MANAMA, Bahrain — The departure of the USS Bonhomme Richard Expeditionary Strike Group from the Persian Gulf earlier this month leaves an aircraft carrier and a pair of amphibious assault ships and their strike groups in the region.
More than 20 U.S. ships are in the Middle East region with the job of maritime security, supporting troops in both Iraq and Afghanistan and security cooperation missions.
The aircraft carrier USS Enterprise arrived in the Navy’s 5th Fleet’s area of operations in August to take over for the USS Nimitz and USS John S. Stennis carrier groups.
The Nimitz and Stennis had operated off the coast of Iran, performing exercises in a show of force.
The San Diego-based Bonhomme Richard and its group spent four months in the gulf before announcing last week that it left 5th Fleet operations.
The 5th Fleet, which is based in the island nation of Bahrain, covers area that is 2.5 million square miles and includes the Red Sea, Persian Gulf, Gulf of Oman and parts of the Indian Ocean.
The amphibious assault ships now deployed to the gulf include the USS Kearsarge and the USS Wasp.
The Kearsarge and the six other Norfolk, Va.-based ships that make up its strike group dropped off eight pallets of humanitarian supplies in Djibouti in late August before conducting patrols in the gulf as part of an Australian-led task force, according to Kearsarge spokesman Lt. James Hoeft.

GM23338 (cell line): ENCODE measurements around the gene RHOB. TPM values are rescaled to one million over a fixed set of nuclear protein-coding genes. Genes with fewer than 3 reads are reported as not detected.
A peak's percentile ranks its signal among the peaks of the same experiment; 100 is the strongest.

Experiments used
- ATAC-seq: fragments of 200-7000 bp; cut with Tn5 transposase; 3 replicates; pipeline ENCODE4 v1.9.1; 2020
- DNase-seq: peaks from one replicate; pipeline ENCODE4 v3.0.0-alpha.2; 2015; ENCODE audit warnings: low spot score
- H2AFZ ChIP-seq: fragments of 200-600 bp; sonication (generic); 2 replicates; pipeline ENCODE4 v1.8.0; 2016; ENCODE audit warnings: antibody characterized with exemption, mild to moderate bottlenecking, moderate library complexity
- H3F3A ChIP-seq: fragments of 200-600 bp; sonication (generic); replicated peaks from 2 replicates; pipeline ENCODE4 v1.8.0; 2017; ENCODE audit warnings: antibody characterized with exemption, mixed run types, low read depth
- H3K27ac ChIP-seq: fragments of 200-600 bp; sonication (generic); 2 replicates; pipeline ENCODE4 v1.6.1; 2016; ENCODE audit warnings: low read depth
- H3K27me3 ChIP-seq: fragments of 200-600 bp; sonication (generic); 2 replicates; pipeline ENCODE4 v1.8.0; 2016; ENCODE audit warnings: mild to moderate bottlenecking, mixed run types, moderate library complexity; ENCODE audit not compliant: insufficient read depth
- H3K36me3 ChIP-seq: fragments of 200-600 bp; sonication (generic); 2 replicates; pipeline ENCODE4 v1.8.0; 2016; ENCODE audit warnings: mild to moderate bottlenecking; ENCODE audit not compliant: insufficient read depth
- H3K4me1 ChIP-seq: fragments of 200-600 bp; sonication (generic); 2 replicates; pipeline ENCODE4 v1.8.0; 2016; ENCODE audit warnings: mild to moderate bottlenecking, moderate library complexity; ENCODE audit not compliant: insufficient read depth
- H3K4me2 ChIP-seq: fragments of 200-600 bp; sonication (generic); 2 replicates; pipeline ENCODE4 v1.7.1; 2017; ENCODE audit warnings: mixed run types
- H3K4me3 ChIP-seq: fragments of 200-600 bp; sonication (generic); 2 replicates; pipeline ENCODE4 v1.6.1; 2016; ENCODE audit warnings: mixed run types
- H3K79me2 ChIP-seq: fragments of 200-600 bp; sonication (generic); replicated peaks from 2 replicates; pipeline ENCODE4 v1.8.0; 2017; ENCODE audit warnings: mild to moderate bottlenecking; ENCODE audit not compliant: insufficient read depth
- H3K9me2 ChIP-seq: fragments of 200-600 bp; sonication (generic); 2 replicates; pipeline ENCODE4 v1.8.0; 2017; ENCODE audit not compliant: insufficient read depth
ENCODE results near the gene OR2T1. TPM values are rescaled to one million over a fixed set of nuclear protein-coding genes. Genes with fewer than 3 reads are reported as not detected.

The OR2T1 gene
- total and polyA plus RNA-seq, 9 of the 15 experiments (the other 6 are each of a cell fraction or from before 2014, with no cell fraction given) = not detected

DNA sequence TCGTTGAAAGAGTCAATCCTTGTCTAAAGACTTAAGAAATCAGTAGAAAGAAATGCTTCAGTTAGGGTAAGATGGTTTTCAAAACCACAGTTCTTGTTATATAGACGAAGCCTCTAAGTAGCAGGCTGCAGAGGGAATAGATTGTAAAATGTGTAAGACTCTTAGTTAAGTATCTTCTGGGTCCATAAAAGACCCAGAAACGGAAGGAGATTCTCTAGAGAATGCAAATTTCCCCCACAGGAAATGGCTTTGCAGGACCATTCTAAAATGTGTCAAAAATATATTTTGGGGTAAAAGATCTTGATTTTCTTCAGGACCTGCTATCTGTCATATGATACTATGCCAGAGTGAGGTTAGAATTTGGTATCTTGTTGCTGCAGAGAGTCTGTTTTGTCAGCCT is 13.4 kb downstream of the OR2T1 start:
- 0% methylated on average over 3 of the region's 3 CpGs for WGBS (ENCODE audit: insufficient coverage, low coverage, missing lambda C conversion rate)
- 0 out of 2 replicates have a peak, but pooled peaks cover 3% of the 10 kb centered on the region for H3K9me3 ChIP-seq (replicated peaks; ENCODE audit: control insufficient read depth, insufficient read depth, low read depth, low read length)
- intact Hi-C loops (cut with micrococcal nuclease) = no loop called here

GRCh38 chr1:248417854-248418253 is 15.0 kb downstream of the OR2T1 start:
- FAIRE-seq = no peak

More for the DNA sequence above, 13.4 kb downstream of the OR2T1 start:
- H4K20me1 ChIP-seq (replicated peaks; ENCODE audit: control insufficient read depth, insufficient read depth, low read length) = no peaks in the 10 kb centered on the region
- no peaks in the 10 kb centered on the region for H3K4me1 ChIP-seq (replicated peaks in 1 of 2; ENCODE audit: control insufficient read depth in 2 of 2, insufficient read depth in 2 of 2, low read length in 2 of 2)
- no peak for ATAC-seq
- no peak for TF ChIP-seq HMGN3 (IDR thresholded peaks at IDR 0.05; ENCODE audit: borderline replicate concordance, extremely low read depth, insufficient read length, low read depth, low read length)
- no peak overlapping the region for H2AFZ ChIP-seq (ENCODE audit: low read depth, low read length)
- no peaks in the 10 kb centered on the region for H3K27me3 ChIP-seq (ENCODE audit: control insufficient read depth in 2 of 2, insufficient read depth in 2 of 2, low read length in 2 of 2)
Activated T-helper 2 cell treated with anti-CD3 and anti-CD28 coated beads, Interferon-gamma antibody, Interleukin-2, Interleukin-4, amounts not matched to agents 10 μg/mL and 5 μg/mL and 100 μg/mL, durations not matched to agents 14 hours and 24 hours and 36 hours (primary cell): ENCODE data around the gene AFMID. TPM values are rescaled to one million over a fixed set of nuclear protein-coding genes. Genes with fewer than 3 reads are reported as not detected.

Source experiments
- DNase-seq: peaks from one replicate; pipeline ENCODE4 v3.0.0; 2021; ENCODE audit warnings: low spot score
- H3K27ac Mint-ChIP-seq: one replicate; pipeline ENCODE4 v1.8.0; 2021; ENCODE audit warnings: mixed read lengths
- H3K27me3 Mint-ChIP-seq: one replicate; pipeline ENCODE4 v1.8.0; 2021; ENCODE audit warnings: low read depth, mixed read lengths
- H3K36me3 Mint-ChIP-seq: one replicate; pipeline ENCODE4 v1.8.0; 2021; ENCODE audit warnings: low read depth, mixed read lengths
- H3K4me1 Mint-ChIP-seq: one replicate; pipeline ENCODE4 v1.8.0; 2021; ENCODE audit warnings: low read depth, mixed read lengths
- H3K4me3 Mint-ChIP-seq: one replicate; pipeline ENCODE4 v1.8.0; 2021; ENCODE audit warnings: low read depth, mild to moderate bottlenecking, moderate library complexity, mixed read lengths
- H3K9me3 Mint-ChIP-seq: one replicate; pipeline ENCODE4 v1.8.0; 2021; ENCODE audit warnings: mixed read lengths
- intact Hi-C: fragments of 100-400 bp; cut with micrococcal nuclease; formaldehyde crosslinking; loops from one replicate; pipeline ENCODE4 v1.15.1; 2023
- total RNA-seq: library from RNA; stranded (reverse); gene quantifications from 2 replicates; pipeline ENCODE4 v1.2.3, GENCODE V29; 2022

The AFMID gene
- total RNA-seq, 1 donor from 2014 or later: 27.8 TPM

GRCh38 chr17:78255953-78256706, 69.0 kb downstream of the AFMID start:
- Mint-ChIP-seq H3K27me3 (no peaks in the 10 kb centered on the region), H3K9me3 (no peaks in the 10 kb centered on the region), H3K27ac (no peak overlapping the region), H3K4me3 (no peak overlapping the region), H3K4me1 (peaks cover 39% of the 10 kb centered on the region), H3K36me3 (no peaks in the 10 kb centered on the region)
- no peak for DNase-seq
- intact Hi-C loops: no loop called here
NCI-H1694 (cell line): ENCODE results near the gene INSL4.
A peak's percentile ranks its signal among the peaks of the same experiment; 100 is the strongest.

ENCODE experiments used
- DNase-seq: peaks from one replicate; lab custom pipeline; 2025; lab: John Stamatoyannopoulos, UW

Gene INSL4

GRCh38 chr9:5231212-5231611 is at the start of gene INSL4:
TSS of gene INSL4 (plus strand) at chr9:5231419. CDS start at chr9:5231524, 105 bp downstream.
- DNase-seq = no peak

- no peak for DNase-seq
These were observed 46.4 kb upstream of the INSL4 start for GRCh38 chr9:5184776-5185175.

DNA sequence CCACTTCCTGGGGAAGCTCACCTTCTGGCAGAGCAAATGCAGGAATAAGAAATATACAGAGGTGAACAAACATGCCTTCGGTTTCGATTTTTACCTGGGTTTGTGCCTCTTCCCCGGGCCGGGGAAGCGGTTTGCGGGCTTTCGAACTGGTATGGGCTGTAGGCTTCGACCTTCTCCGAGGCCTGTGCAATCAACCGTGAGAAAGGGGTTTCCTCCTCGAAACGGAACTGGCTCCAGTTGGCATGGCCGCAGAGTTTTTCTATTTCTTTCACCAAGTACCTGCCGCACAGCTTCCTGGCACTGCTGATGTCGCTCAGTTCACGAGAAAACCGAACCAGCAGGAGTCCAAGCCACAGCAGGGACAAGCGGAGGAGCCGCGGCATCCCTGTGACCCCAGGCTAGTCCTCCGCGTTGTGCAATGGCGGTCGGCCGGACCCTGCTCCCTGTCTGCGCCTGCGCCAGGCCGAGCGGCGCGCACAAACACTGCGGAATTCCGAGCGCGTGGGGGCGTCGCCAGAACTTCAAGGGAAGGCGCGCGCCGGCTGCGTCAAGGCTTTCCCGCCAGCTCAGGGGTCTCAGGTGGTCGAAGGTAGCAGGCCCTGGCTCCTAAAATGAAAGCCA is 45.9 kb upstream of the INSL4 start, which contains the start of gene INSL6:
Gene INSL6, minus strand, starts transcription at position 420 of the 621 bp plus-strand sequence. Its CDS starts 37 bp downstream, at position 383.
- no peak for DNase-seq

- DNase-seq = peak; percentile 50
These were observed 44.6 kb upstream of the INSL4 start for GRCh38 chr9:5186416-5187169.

AV-8B Harriers have been flying missions from the Kearsarge into Iraq several times a day since the group entered the gulf in mid-September, Hoeft added in an e-mail to Stars and Stripes.
The 22nd Marine Expeditionary Unit also is aboard the ship.
“We don’t discuss future operations, however, we are prepared and ready to answer any call,” Hoeft wrote.
Last Tuesday, a Navy helicopter and the missile-guided destroyer USS Arleigh Burke, both part of the Enterprise Carrier Strike Group, came to the rescue of an Iranian dhow in the central Persian Gulf, according to a Navy news release.
The dhow’s crew flagged down the helicopter, which notified the Arleigh Burke about the distress call.
The Iranian Coast Guard was later notified and picked up the crew, the Navy said.
The Norfolk-based Wasp is operating off the coast of Djibouti after transporting the first tilt-rotor V-22 Osprey squadron to the Red Sea.
Ten Ospreys, which can take off and land like a helicopter and fly like a plane, flew from the Wasp through Jordan to western Iraq earlier this month.
The controversial aircraft, plagued by fatal accidents during its development, is making its first deployment to a combat zone.